For more information about Pukekos check here: NZ Birds

Tā Moko Faces:

Note: Tā moko is the permanent body and face marking by Māori.  For more information and for examples check here:

Materials: Print out a copy of my Tā moko worksheet with a plain mask face, black markers, (Optional) you can glue the worksheet to cardboard and then cut it out to create a mask but we left it as a drawing craft.

Step 1: Look at examples of Tā moko and have your child create his/her own or copy the design from a photo.

Step 2: Display, turn into a mask or clue into your Family Theme Day Scrapbook.

My son was 4 and niece was 3 in this photo; they loved their Māori costumes!

For more information on these symbols Check here: Traditional Maori Symbols


Kakapo Rescue: Saving the World’s Strangest Parrot, by Sy Montgomery and photographs by Nic Bishop, 2010

Charlie and Kiwi: An Evolutionary Adventure, by Eileen Campbell

Veggie Stamps!

Māori Inspired Crafts:

For more information about the Tuatara check here:  Tuatara Facts

Learn about Māori weaving here: 



Copyright 2016. Family Theme Days. All rights reserved.


Materials: paint (we used acrylic), paint brush, wax paper for pallet, a potato cut in two pieces, two small carrots (one cut in half lengthwise, the other with the tip cut), a piece of celery cut, green paint, black paint, grey paint (or mix white and black like we did) and a piece of paper. 

Step 1: Squirt the three colours of paint on the wax paper and prepare veggies.

Step 2: Have your child paint the cut end of the potato green using the paintbrush and then stamp to create a head and a body.  Use the carrot cut lengthwise to stamp the tail feathers.

Step 3: Paint the end of the celery in grey and stamp it on the head to be the beak and the body to be the feet. 

Sep 4: Paint the tip of a carrot to stamp and eye.

Craft Stick Māori in Costume:

Note: The traditional Māori costume consists of a Tipare (headband), Piupiu (flax skirt), Pari (bodice) for women.

 Materials: thick craft sticks (not popsicle sized), googly eyes, white paper, red and black markers, thin tipped black marker, white glue.

Step 1: Using the craft stick to measure, cut out a skirt for each of your figures.  Draw black stripes onto the skirt and then cut slits to make it look like a grass like skirt.

Step 2: Using the craft stick to measure, cut out a bodice for the female and waist band for the male figure and decorate with black and red and white decorations.

Step 3: Using the craft stick to measure, cut out a headband for each figure and decorate with red and black markers.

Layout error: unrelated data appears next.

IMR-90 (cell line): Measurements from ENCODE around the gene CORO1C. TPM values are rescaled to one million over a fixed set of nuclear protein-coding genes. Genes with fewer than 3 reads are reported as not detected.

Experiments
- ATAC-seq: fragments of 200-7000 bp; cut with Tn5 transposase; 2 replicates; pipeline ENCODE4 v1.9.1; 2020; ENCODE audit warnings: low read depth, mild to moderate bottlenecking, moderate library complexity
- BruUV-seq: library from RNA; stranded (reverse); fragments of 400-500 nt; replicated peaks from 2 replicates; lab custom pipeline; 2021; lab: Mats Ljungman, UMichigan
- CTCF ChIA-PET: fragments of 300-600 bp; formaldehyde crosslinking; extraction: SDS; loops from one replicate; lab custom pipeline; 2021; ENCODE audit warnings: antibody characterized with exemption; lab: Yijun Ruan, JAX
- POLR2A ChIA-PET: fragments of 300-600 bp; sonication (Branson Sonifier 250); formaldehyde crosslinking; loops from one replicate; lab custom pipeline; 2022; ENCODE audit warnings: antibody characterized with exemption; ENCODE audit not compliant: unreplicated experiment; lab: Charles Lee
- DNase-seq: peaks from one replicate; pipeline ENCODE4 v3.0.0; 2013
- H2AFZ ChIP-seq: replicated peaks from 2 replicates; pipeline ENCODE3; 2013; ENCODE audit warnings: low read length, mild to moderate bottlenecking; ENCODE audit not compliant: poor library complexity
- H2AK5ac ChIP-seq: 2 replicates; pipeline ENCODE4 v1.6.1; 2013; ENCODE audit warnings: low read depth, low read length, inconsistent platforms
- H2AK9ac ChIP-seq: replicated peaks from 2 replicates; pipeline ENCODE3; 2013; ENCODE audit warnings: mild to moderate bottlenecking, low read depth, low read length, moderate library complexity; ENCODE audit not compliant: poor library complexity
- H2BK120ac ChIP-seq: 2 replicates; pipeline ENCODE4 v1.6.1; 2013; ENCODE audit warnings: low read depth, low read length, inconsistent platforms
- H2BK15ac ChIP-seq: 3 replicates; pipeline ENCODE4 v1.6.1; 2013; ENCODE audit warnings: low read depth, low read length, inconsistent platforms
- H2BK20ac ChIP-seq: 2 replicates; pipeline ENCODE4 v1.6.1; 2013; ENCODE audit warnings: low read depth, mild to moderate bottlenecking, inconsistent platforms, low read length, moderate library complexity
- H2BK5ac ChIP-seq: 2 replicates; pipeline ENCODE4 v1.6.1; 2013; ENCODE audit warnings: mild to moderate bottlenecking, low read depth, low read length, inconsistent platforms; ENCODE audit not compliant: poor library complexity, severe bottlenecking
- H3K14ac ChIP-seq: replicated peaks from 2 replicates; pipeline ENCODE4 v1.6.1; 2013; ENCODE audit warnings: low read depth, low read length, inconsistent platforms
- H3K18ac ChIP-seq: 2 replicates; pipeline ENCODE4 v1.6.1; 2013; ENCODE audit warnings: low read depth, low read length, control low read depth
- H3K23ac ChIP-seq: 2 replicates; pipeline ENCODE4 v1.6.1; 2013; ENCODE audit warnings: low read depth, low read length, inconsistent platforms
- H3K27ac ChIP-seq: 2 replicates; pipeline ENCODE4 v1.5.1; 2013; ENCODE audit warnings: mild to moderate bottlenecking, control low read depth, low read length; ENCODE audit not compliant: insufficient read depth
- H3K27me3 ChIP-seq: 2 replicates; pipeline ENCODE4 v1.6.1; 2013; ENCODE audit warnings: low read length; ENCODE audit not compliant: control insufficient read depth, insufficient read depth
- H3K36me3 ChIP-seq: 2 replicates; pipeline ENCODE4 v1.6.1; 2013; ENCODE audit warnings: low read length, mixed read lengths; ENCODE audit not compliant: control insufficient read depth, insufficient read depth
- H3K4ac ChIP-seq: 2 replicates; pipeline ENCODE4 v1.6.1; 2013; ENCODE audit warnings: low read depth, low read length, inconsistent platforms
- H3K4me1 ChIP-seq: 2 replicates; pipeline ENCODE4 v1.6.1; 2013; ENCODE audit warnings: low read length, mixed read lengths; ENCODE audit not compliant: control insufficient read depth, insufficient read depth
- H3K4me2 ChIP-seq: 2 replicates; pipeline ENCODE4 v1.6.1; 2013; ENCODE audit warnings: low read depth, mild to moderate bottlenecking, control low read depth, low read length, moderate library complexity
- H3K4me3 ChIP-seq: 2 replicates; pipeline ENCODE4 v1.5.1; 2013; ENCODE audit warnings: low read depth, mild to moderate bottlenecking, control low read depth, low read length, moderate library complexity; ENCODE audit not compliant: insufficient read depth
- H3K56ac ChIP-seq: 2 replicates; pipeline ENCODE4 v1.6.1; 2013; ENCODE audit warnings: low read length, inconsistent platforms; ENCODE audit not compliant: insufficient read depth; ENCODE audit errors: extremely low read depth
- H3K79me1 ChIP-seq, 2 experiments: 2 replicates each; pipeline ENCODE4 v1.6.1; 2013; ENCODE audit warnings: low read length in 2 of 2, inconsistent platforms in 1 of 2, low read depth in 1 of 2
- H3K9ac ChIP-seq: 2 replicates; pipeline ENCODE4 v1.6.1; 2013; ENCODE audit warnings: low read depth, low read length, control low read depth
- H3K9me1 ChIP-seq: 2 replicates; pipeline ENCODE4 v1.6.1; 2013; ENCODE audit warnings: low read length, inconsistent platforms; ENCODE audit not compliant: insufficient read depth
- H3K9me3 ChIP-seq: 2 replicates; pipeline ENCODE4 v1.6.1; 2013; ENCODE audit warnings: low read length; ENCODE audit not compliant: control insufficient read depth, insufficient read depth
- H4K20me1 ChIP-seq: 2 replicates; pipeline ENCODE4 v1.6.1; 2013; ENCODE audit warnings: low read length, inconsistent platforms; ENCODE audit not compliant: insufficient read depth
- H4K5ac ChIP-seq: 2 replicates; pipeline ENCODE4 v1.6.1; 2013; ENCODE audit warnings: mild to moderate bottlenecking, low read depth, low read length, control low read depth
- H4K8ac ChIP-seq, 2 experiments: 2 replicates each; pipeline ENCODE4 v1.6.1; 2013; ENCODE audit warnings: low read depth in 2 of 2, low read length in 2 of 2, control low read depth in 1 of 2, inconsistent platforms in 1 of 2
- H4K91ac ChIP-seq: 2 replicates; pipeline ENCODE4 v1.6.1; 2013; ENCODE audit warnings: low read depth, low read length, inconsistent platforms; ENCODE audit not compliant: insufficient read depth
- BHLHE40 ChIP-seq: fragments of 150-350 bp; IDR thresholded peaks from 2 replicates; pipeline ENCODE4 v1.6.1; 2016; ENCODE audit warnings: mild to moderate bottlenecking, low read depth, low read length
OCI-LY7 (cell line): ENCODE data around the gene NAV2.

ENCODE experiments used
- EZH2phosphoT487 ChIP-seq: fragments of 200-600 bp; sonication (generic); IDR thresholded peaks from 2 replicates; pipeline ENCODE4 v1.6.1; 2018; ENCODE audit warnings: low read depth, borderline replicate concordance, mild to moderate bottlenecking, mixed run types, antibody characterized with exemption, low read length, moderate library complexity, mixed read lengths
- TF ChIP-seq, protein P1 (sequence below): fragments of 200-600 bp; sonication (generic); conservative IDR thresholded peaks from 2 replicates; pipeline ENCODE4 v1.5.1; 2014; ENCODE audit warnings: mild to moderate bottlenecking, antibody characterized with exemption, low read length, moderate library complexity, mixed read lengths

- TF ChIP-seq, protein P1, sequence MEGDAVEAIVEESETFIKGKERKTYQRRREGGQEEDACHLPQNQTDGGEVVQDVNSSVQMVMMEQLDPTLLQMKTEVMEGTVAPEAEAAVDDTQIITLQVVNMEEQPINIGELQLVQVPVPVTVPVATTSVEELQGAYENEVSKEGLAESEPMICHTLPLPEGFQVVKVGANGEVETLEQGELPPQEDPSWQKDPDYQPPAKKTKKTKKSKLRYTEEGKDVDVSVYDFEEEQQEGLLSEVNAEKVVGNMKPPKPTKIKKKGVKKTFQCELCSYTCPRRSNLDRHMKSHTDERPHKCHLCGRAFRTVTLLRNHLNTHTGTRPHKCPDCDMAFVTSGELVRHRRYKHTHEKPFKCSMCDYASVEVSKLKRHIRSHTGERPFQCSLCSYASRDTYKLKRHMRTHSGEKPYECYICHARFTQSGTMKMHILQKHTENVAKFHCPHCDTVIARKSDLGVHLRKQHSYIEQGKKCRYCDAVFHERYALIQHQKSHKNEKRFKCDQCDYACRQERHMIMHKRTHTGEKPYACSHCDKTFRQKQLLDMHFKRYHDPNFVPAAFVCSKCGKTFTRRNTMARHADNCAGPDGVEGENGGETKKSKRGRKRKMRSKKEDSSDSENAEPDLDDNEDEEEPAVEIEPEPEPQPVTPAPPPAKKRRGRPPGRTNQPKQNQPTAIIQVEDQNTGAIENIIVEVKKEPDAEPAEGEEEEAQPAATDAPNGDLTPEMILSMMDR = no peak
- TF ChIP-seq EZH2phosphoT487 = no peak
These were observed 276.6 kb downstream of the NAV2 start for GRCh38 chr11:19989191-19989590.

Step 4: Draw hair onto the top of each craft stick.

Step 5: Glue each of the paper costume pieces to the craft stick and glue googly eyes as well. 

Step 6: Draw a smile and then let the craft dry before playing with them.

Old photo of a kiwi bird

on my mother-in-law's farm

New Zealand

To learn more about kiwis check here: NZ Birds 


​NOTE: Not only are silver ferns seen all over New Zealand but they are the symbol of their national rugby team since the 1880s and might possibly be on the new flag. 

Materials: black paper, child safe scissors, glue stick.

Step 1: Cut out a large basic leaf shape (fold in half and cut that way to create a symmetrical shape).

Step 2: Cut out a long stem (again fold in half for symmetry and to help with the last step).

Step 3: Refold the leaf in half again and cut curved strips to be the separate parts of the fern.  Cut each of these in half along the fold line as well.  We did not use every strip of paper.

Step 4:  Use the glue stick to attach the curved strips to the leaf to create our own New Zealand Sliver Fern!



​NOTE: Sheep farming is a huge industry in New Zealand. There are approximately 39 million sheep in the country as of 2015.

Materials: a cork, white paint, wax paper for a pallet, black paper, child safe scissors, googly eyes, coloured paper for background, glue stick.

 Step 1: have your child dip the cork into the white paint and use it as a stamp to create a fluffy body for the sheep.

Step 2: Let the paint dry and once ready cut out a simple head and front legs (or two for a profile pic) and have your child glue the pieces onto the painted area.

Step 3: Lastly, have your child glue the googly eyes.

Print out this Symbols Worksheet to help with the next craft...